patronymic


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pat·ro·nym·ic

 (păt′rə-nĭm′ĭk)
adj.
Of, relating to, or derived from the name of one's father or a paternal ancestor.
n.
A name so derived.

[Late Latin patrōnymicus, from Greek patrōnumikos, from patrōnumos, named after one's father : patēr, patr-, father + onuma, name; see nō̆-men- in Indo-European roots.]

pat′ro·nym′i·cal·ly adv.

patronymic

(ˌpætrəˈnɪmɪk)
adj
(Sociology) (of a name) derived from the name of its bearer's father or ancestor. In Western cultures, many surnames are patronymic in origin, as for example Irish names beginning with O' and English names ending with -son; in other cultures, such as Russian, a special patronymic name is used in addition to the surname
n
(Sociology) a patronymic name
[C17: via Late Latin from Greek patronumikos, from patēr father + onoma name]

pat•ro•nym•ic

(ˌpæ trəˈnɪm ɪk)

n.
1. a name derived from the name of a father or ancestor, esp. by the addition of a suffix or prefix indicating descent, as Williamson (son of William) or Macdonald (son of Donald).
adj.
2. (of a family name) derived from the name of a father or ancestor.
3. (of a suffix or prefix) indicating descent from a father or ancestor.
[1605–15; < Late Latin patrōnymicus < Greek patrōnymikós=patrṓnym(os) patronymic (see patri-, -onym) + -ikos -ic]
pat`ro•nym′i•cal•ly, adv.

patronymic

a name derived from a father or paternal ancestor. Cf. metronymic.
See also: Names
ThesaurusAntonymsRelated WordsSynonymsLegend:
Noun1.patronymic - a family name derived from name of your father or a paternal ancestor (especially with an affix (such as -son in English or O'- in Irish) added to the name of your father or a paternal ancestor)
name - a language unit by which a person or thing is known; "his name really is George Washington"; "those are two names for the same thing"
Emerald Isle, Hibernia, Ireland - an island comprising the republic of Ireland and Northern Ireland
Adj.1.patronymic - of or derived from a personal or family name
Translations
Vatersname

patronymic

[ˌpætrəˈnɪmɪk]
A. ADJpatronímico
B. Npatronímico m

patronymic

adjpatronymisch
nPatronymikon nt, → Vatersname m

patronymic

[ˌpætrəˈnɪmɪk] adj & npatronimico/a
References in classic literature ?
Levin was just about to enter into conversation with the old waiter, when the secretary of the court of wardship, a little old man whose specialty it was to know all the noblemen of the province by name and patronymic, drew him away.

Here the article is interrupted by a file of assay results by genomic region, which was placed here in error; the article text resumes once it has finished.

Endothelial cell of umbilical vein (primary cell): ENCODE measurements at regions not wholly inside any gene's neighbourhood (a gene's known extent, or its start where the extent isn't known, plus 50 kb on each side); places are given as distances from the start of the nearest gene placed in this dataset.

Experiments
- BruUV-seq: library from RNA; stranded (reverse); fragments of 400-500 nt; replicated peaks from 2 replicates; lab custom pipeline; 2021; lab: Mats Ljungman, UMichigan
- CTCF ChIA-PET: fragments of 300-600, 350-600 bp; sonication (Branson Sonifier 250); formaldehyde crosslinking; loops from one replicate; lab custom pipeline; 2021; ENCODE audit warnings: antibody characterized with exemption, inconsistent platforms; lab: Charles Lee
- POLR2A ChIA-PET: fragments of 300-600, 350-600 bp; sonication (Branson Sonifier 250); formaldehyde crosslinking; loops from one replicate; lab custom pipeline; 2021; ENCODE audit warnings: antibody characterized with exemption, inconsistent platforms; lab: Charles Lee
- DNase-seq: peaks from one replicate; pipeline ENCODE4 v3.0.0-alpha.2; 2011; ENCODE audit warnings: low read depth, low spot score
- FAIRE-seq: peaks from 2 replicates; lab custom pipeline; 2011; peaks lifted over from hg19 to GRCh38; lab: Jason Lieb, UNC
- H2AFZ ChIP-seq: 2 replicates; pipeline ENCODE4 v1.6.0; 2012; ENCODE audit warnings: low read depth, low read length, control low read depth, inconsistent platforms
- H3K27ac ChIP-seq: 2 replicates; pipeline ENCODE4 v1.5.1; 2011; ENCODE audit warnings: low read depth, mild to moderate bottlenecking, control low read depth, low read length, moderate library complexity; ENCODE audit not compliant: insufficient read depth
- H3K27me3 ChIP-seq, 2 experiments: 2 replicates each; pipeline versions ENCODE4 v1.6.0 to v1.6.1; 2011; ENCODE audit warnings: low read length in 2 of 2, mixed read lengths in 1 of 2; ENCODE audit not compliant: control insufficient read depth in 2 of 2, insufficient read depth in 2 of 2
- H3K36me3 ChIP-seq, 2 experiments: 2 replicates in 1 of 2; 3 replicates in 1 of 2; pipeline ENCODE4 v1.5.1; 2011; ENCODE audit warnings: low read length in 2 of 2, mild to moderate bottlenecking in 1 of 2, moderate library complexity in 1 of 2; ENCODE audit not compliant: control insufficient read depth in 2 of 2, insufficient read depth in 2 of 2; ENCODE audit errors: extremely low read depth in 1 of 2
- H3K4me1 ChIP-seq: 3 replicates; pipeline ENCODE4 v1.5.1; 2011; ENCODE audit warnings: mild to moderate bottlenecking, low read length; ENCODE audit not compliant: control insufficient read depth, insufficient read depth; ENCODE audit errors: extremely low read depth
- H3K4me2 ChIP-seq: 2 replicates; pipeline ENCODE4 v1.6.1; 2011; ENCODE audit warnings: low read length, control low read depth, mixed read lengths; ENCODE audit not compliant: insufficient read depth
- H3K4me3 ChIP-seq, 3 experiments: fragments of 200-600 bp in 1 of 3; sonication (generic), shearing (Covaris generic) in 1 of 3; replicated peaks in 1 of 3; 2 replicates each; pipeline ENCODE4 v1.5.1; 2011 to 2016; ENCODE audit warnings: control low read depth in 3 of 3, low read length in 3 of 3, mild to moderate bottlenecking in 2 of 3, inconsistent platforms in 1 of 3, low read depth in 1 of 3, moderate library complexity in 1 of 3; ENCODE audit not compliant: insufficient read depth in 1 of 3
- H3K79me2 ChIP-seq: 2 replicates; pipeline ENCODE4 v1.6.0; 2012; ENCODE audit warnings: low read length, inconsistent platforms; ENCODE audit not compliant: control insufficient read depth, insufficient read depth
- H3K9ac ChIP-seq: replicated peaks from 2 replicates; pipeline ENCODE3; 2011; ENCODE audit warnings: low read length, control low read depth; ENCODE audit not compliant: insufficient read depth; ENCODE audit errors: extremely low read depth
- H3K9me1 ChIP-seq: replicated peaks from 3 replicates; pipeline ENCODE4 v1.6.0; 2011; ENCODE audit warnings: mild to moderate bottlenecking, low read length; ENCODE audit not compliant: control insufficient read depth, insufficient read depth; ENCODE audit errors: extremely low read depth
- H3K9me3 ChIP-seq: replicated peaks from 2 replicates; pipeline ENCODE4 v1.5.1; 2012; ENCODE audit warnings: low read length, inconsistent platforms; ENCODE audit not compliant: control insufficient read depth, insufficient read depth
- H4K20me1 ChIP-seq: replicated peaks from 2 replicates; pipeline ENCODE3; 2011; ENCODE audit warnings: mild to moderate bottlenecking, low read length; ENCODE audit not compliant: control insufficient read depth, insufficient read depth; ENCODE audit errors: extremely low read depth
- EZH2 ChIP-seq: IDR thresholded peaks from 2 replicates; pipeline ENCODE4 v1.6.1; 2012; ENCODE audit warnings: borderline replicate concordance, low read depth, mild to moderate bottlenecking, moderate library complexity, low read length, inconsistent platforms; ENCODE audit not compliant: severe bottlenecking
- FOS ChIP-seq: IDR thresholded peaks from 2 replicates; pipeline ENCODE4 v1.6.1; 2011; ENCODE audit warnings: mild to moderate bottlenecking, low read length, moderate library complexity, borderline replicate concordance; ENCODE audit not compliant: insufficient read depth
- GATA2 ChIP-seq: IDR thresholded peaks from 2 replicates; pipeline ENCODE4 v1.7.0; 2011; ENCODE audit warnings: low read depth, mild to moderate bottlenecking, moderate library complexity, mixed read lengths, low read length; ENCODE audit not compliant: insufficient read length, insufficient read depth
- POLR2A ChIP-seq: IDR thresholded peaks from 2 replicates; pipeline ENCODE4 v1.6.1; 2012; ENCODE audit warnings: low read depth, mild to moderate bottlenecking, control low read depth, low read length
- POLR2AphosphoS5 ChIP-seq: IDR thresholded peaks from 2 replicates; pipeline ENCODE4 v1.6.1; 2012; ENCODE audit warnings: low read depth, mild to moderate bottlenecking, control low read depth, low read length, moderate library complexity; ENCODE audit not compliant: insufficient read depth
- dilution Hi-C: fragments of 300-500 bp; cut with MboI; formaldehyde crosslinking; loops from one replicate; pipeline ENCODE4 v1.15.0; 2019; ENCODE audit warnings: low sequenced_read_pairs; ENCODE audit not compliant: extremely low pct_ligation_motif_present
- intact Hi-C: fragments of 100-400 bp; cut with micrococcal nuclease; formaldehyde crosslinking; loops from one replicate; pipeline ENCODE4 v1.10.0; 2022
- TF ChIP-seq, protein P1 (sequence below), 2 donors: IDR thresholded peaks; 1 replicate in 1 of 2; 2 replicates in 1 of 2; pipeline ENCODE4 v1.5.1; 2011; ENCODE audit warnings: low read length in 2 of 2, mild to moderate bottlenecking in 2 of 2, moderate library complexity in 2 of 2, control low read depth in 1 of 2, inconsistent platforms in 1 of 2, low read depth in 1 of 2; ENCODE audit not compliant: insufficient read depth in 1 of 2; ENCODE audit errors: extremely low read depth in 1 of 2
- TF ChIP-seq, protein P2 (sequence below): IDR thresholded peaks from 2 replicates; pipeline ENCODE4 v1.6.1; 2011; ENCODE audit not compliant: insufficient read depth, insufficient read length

Thorley Chivers, but who, having received a Papal title, had resumed her first husband's patronymic, and called herself the Marchioness Manson, because in Italy she could turn it into Manzoni) the little girl received an expensive but incoherent education, which included "drawing from the model," a thing never dreamed of before, and playing the piano in quintets with professional musicians.
His name was Sven Anderssen, his one pride being that his patronymic was spelt with a double "s."
I fall into my country's habit of putting your patronymic first, my friend Jonathan Harker will not be by my side to correct and aid me.
But if I were you, Kirylo Sidorovitch," he continued, leering and laying a peculiar emphasis on the patronymic," I wouldn't boast at large of the introduction.
Statius also repeatedly identifies Adrastus by his lineage, using the patronymic Talaionides.
What Meid and others have crucially failed to appreciate in making this identification is that the patronymic use of Greek -[[TEXT NOT REPRODUCIBLE IN ASCII] has a very close correspondent in lndic and Iranian in the suffix -ana-.
I wish to examine the way Euripides highlights and explores this issue through a pattern that links together all the sections of the play: the pattern of patronymic reference.
On account of his patronymic, "Jacquet," a very common one in France, the artist frequently uses homonyms--the most obvious being the game of jacquet, or backgammon, which appears in his earliest works.
Who is son and who is father?" the lawmaker interrogated.Ulan Melisbek said in Kyrgyz his patronymic should not have the ending "-vich".